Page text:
<p>Vaz reminded us that 200,000 hours of material are produced in India every year. This comprises 20,000 songs, 3,000 hours of premium OTT entertainment, and more than 1,700 movies. However, the little money they bring in is nothing. Does it affect how good the goods are? Or is it a blunder in marketing? Regarding these issues, the verdict is yet out.</p>
<p>The Ernst & Young status report is the high point of the three-day industry assessment. It sounded hopeful, as it does each year, but a further examination exposes just how hard the sector is hit. Digital media is a glimmer of hope, if there is one.</p>
<p>According to the E&Y research, the M&E industry expanded by around 8% in calendar 2023, or Rs 17,300 crore, to reach Rs 2.32 lakh crore. Although this was 21% higher than pre-pandemic levels overall, the study acknowledged that conventional media, including print, radio, and television, fell short of 2019 levels.</p>
<p>Particularly for television, the biggest entertainment category, the significant decline in advertising during the first half of 2023 had a detrimental effect. Ad income actually decreased by 6.5% as a result of a slowdown in D2C and gaming brand expenditure. Although subscriber income increased somewhat, total television revenues decreased by 2% to Rs 69,600 crore in 2023 from Rs 70,900 crore the year before.</p>
<p>Pecking order shift</p>
<p>One major worry is regulation and the stringent control over broadcasting licenses. There has been a slowdown in the formerly explosive expansion of TV channels, with a total of 899 channels on the air in 2023 compared to 906 in 2021. The quantity of MSOs, or last-mile cable-wallahs, has also drastically decreased on the ground, going from 1,702 in December 2020 to 998 in December 2023.</p>
<p>The conventional sectors have seen a little increase, but it has been single-digit and linear. For example, the film industry reported income of Rs 19,700 crore, up 14% from the previous year. However, it is only crawling at 3% as compared to the pre-pandemic income of Rs 19,100 crore.</p>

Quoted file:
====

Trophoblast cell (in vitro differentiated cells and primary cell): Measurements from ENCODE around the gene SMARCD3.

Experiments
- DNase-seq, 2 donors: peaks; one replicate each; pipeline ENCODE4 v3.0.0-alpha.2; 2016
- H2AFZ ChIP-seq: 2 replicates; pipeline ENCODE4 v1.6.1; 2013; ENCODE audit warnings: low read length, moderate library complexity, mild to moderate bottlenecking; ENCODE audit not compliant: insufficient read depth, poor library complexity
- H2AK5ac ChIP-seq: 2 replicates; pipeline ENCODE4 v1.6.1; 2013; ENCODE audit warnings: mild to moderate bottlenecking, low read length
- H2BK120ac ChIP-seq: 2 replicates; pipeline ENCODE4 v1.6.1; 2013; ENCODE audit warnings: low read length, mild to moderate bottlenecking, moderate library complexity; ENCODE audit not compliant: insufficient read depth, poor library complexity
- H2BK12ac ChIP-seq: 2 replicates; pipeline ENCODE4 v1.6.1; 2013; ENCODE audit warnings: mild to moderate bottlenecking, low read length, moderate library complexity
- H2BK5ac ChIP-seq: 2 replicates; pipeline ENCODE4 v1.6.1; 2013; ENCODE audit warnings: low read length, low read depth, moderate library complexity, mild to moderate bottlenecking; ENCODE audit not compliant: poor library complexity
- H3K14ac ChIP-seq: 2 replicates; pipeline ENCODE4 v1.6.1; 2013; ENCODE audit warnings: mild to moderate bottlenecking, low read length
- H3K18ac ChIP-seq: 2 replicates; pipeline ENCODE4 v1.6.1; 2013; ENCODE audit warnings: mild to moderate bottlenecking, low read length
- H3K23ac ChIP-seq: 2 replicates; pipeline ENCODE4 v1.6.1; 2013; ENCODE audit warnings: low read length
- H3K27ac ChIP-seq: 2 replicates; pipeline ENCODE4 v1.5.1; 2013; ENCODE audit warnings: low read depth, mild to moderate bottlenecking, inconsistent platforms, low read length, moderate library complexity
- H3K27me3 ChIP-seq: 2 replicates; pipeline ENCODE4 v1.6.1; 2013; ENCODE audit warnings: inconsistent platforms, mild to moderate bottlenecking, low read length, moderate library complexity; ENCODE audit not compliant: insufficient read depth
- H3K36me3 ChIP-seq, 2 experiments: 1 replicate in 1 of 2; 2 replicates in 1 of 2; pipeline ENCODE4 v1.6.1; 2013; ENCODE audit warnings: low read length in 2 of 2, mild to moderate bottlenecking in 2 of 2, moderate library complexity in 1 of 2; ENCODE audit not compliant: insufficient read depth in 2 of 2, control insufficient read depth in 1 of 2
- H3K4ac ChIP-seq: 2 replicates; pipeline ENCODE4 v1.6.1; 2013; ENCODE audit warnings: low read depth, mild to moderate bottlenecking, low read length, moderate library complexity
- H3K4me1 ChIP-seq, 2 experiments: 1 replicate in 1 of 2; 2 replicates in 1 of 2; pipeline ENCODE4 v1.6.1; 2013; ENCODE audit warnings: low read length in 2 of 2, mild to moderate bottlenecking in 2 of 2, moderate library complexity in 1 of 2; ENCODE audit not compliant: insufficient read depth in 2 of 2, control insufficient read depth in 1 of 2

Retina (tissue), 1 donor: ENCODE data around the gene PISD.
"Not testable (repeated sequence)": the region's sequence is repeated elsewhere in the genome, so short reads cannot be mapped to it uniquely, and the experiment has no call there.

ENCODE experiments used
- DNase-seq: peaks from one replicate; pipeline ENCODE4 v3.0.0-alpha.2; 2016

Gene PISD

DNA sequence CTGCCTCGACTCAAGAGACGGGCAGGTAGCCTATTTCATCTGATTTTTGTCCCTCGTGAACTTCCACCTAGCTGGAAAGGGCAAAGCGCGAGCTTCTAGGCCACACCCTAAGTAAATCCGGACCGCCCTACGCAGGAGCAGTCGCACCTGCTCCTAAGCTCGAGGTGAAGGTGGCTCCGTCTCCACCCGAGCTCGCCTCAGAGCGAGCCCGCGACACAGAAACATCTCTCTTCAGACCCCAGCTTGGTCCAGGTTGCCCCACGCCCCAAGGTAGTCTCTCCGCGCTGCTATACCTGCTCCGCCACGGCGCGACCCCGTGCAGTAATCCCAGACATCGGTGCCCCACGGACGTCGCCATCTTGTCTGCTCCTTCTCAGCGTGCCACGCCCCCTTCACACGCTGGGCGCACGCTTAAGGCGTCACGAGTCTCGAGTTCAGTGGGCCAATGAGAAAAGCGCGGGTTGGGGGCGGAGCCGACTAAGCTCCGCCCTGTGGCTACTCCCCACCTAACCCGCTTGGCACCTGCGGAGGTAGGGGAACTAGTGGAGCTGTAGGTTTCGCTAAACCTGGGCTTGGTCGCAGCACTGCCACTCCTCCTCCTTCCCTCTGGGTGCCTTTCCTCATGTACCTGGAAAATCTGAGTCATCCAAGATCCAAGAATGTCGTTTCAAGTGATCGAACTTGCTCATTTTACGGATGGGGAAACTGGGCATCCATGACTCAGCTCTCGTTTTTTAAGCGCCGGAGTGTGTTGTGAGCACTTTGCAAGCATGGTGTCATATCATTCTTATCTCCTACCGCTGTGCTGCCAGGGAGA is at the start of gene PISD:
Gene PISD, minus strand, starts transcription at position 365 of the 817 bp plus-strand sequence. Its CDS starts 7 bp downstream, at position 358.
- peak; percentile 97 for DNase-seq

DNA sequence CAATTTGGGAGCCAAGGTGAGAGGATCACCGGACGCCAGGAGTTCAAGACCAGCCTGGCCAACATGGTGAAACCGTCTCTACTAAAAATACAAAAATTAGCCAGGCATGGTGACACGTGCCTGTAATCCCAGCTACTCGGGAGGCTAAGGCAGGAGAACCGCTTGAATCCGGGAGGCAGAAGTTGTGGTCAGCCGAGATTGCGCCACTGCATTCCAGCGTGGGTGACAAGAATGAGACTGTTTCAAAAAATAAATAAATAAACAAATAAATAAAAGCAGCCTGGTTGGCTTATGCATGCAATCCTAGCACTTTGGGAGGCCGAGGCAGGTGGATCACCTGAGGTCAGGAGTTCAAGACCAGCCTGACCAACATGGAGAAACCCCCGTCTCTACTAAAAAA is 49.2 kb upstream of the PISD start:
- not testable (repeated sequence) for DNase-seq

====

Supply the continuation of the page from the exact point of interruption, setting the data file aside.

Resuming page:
<p>Digital media was clearly identified as the future’s best hope. 51% of all advertising sales, or Rs 57,600 crore, came from digital advertising, which increased 15%. Even still, earnings from digital subscriptions decreased to Rs 7,800 crore. By the end of 2024, digital media as a sector is predicted by E&Y to surpass television.</p>
<p>This is all reflected in the new hierarchy. The two largest tech firms, Google and Meta (previously Facebook), have made significant progress in comparison to the largest conventional M&E firms. Just Google India and Meta generate Rs 43,308 crore of the current anticipated 1.2 lakh crore yearly advertising income, which is more than the combined revenue of Disney Star, Zee, Times, and Sony.</p>
<p>Sadly, “Ficci Frames” neglected to address the largest shakeout currently rocking the industry: the impending combination of Viacom 18 and Disney Star with Reliance Industries (RIL). The new Rs 70,000 crore ($ 8.5 billion) behemoth will face fierce competition for ad income and viewership from Big Tech firms Meta and Google India.</p>
<p>In the end, it will be a Reliance enterprise. Disney Star, which would own 37% of the company, will become a minority, maybe before a full withdrawal.</p>
<p>from the Indian subcontinent. Large challenges are raised by the merger: can a company that will control around 34% of OTT revenues and 45% of the TV advertising market legally operate under our anti-monopoly laws? Will artistic substance be smothered by this? However, it is a different tale.</p>